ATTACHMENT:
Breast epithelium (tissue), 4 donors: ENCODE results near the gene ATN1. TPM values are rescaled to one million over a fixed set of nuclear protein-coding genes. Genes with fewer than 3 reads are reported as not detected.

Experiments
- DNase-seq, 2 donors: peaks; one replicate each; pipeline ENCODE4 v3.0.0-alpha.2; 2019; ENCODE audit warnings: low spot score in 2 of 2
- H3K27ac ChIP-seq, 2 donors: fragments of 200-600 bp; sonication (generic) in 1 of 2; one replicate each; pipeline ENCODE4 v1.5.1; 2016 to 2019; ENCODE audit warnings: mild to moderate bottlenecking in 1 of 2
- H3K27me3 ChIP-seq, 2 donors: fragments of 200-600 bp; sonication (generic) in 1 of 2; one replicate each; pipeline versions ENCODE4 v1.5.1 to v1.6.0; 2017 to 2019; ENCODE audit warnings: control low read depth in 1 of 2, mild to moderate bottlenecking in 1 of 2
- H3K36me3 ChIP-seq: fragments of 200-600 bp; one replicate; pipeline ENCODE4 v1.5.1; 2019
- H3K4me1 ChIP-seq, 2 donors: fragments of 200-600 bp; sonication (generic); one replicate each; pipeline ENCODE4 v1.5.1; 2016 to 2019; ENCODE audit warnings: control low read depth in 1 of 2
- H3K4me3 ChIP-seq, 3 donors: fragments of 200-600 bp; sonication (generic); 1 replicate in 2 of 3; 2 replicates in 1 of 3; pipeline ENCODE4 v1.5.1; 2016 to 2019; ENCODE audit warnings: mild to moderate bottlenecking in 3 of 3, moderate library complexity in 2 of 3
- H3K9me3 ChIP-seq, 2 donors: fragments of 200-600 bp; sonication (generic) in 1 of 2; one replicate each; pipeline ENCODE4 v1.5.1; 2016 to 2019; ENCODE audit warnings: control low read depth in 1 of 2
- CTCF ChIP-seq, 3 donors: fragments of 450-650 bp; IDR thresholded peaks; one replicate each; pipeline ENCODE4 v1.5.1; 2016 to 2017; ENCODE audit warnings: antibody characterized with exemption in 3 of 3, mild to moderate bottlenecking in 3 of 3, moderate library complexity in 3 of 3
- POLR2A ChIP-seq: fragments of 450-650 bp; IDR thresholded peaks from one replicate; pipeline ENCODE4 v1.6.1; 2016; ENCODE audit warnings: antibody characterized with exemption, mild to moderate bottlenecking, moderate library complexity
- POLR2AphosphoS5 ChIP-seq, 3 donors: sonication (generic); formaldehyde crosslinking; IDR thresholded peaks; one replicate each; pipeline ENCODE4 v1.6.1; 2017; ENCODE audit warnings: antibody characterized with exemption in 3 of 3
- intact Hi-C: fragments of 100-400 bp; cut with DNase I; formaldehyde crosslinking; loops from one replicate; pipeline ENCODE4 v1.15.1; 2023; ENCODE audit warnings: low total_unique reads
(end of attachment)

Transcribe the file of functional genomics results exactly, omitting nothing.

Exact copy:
Breast epithelium (tissue), 4 donors: ENCODE results near the gene ATN1. TPM values are rescaled to one million over a fixed set of nuclear protein-coding genes. Genes with fewer than 3 reads are reported as not detected.

Experiments
- DNase-seq, 2 donors: peaks; one replicate each; pipeline ENCODE4 v3.0.0-alpha.2; 2019; ENCODE audit warnings: low spot score in 2 of 2
- H3K27ac ChIP-seq, 2 donors: fragments of 200-600 bp; sonication (generic) in 1 of 2; one replicate each; pipeline ENCODE4 v1.5.1; 2016 to 2019; ENCODE audit warnings: mild to moderate bottlenecking in 1 of 2
- H3K27me3 ChIP-seq, 2 donors: fragments of 200-600 bp; sonication (generic) in 1 of 2; one replicate each; pipeline versions ENCODE4 v1.5.1 to v1.6.0; 2017 to 2019; ENCODE audit warnings: control low read depth in 1 of 2, mild to moderate bottlenecking in 1 of 2
- H3K36me3 ChIP-seq: fragments of 200-600 bp; one replicate; pipeline ENCODE4 v1.5.1; 2019
- H3K4me1 ChIP-seq, 2 donors: fragments of 200-600 bp; sonication (generic); one replicate each; pipeline ENCODE4 v1.5.1; 2016 to 2019; ENCODE audit warnings: control low read depth in 1 of 2
- H3K4me3 ChIP-seq, 3 donors: fragments of 200-600 bp; sonication (generic); 1 replicate in 2 of 3; 2 replicates in 1 of 3; pipeline ENCODE4 v1.5.1; 2016 to 2019; ENCODE audit warnings: mild to moderate bottlenecking in 3 of 3, moderate library complexity in 2 of 3
- H3K9me3 ChIP-seq, 2 donors: fragments of 200-600 bp; sonication (generic) in 1 of 2; one replicate each; pipeline ENCODE4 v1.5.1; 2016 to 2019; ENCODE audit warnings: control low read depth in 1 of 2
- CTCF ChIP-seq, 3 donors: fragments of 450-650 bp; IDR thresholded peaks; one replicate each; pipeline ENCODE4 v1.5.1; 2016 to 2017; ENCODE audit warnings: antibody characterized with exemption in 3 of 3, mild to moderate bottlenecking in 3 of 3, moderate library complexity in 3 of 3
- POLR2A ChIP-seq: fragments of 450-650 bp; IDR thresholded peaks from one replicate; pipeline ENCODE4 v1.6.1; 2016; ENCODE audit warnings: antibody characterized with exemption, mild to moderate bottlenecking, moderate library complexity
- POLR2AphosphoS5 ChIP-seq, 3 donors: sonication (generic); formaldehyde crosslinking; IDR thresholded peaks; one replicate each; pipeline ENCODE4 v1.6.1; 2017; ENCODE audit warnings: antibody characterized with exemption in 3 of 3
- intact Hi-C: fragments of 100-400 bp; cut with DNase I; formaldehyde crosslinking; loops from one replicate; pipeline ENCODE4 v1.15.1; 2023; ENCODE audit warnings: low total_unique reads